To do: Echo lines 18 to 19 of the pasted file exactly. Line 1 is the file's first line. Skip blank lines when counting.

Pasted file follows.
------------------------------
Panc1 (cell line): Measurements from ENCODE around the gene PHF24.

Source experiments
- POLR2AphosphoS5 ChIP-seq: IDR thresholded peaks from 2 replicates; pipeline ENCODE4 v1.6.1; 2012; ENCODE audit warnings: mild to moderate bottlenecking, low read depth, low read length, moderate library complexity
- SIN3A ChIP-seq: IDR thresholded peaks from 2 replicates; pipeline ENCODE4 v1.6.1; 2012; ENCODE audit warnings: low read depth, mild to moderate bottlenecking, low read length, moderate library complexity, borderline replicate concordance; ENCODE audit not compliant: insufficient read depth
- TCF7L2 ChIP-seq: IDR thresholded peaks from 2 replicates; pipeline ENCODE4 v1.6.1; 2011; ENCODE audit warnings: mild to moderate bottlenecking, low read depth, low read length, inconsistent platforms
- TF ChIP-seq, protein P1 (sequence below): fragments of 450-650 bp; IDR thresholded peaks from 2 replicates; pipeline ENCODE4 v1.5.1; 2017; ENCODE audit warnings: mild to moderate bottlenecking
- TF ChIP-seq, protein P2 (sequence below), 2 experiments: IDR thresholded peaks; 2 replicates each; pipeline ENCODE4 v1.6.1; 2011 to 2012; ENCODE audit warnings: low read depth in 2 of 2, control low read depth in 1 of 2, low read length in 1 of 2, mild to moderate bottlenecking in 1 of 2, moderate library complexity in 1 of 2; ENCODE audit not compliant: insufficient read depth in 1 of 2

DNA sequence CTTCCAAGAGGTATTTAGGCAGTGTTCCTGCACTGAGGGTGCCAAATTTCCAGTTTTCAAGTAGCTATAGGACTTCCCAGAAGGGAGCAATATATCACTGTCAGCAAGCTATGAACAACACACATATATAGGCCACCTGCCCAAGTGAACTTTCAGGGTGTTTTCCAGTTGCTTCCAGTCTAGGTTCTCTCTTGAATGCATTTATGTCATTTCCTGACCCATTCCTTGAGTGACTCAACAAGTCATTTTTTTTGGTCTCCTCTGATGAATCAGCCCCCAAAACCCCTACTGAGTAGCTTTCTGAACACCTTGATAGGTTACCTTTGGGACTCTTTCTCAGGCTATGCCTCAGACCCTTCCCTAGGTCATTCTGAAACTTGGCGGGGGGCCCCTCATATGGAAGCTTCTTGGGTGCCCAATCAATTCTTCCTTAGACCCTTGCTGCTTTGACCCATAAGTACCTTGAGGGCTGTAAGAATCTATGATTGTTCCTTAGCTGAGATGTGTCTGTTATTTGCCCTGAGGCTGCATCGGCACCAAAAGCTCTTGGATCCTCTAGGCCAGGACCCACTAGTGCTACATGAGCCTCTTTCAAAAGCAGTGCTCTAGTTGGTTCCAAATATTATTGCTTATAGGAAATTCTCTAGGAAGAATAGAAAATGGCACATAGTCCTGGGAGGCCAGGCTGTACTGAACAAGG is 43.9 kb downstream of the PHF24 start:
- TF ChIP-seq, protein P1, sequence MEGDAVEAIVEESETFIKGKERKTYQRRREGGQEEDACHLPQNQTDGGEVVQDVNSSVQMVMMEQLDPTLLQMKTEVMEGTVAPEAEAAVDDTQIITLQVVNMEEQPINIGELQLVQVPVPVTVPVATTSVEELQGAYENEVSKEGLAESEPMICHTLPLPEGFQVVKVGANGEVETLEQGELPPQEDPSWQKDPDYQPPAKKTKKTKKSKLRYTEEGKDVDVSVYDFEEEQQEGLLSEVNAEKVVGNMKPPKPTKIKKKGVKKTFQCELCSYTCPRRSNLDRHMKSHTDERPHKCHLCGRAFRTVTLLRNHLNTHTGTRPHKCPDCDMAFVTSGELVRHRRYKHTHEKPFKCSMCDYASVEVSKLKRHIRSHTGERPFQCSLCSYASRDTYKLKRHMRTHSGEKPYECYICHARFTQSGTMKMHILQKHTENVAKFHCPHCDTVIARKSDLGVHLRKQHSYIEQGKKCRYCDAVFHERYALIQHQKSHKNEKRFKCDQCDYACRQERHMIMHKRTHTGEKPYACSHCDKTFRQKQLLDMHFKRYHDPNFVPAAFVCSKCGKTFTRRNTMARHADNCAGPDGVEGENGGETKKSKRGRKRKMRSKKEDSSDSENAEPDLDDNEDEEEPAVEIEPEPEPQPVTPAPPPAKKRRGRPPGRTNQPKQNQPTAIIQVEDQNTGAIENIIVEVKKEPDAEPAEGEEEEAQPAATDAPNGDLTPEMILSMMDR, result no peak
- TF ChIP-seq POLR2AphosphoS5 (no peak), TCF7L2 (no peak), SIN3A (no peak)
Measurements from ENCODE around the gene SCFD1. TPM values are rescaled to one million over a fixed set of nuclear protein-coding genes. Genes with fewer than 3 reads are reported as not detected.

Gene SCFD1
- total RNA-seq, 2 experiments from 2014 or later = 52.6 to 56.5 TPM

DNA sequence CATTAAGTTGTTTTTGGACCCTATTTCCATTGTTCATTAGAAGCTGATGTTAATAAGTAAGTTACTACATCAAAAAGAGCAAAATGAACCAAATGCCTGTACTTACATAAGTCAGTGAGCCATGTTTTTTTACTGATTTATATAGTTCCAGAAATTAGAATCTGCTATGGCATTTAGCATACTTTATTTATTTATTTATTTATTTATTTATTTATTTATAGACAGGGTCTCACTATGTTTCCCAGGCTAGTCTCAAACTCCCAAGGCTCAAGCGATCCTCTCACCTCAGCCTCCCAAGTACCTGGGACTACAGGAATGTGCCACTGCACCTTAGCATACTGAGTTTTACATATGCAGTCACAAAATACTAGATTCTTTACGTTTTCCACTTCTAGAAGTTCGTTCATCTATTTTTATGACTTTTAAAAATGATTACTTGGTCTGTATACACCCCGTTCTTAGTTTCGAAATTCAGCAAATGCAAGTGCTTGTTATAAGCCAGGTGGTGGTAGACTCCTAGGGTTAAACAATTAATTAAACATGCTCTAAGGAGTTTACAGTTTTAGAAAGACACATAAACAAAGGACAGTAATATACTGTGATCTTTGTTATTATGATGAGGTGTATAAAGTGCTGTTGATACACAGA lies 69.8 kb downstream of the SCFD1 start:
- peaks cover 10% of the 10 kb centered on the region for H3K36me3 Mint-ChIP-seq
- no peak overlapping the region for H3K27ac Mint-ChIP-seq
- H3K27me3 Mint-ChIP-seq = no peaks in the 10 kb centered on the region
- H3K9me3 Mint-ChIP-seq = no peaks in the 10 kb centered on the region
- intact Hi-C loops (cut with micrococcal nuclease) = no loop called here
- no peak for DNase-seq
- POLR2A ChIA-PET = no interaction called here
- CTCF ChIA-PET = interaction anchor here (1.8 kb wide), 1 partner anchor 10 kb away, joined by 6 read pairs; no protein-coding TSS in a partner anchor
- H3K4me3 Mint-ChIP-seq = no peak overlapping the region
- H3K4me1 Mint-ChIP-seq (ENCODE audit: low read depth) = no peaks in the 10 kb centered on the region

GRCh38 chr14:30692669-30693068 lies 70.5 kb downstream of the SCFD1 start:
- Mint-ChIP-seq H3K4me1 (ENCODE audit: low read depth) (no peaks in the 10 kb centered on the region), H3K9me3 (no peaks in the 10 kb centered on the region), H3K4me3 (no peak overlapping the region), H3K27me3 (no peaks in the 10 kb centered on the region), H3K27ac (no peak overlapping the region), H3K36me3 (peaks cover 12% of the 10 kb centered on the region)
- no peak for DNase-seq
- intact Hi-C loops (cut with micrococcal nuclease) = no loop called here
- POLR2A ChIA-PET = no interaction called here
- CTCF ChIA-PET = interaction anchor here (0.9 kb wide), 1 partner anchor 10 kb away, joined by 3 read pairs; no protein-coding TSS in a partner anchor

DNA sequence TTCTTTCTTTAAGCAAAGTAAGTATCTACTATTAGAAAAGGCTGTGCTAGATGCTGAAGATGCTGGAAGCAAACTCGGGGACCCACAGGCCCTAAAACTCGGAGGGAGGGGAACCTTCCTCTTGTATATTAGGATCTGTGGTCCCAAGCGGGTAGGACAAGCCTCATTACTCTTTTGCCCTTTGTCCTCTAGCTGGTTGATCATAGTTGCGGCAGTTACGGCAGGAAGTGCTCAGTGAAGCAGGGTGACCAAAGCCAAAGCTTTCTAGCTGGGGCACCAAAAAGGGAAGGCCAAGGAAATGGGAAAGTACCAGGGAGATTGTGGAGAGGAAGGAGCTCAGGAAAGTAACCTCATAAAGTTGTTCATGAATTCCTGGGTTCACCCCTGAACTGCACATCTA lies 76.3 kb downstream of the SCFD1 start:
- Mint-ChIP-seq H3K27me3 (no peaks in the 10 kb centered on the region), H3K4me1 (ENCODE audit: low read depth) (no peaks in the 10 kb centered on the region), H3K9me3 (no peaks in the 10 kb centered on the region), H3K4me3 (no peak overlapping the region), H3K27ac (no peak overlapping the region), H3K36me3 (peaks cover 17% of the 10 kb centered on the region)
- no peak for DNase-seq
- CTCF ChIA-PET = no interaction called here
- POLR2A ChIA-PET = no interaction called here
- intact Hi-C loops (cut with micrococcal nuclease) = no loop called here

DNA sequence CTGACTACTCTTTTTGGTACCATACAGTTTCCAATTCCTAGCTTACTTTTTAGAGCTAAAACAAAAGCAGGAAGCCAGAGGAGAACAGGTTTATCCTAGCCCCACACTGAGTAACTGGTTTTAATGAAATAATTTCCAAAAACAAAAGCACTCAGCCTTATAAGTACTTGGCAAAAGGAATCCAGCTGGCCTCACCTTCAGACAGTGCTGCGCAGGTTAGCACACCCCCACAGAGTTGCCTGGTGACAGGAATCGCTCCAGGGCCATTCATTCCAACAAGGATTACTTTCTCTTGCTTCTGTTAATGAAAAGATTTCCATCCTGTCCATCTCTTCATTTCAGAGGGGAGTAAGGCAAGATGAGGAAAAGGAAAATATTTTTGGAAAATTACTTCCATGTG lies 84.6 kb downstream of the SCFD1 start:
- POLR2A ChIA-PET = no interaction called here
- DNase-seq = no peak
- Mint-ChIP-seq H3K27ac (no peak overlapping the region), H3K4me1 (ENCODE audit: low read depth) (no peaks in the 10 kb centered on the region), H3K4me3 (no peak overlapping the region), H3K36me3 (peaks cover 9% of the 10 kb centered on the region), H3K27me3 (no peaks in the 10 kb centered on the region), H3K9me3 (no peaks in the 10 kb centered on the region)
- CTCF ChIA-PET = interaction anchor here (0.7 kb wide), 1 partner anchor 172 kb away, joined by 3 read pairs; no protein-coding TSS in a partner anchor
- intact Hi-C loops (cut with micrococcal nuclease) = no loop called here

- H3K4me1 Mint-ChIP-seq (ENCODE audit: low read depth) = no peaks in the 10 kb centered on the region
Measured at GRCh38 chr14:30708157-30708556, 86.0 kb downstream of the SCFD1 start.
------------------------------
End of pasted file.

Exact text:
- H3K9me3 Mint-ChIP-seq = no peaks in the 10 kb centered on the region
- intact Hi-C loops (cut with micrococcal nuclease) = no loop called here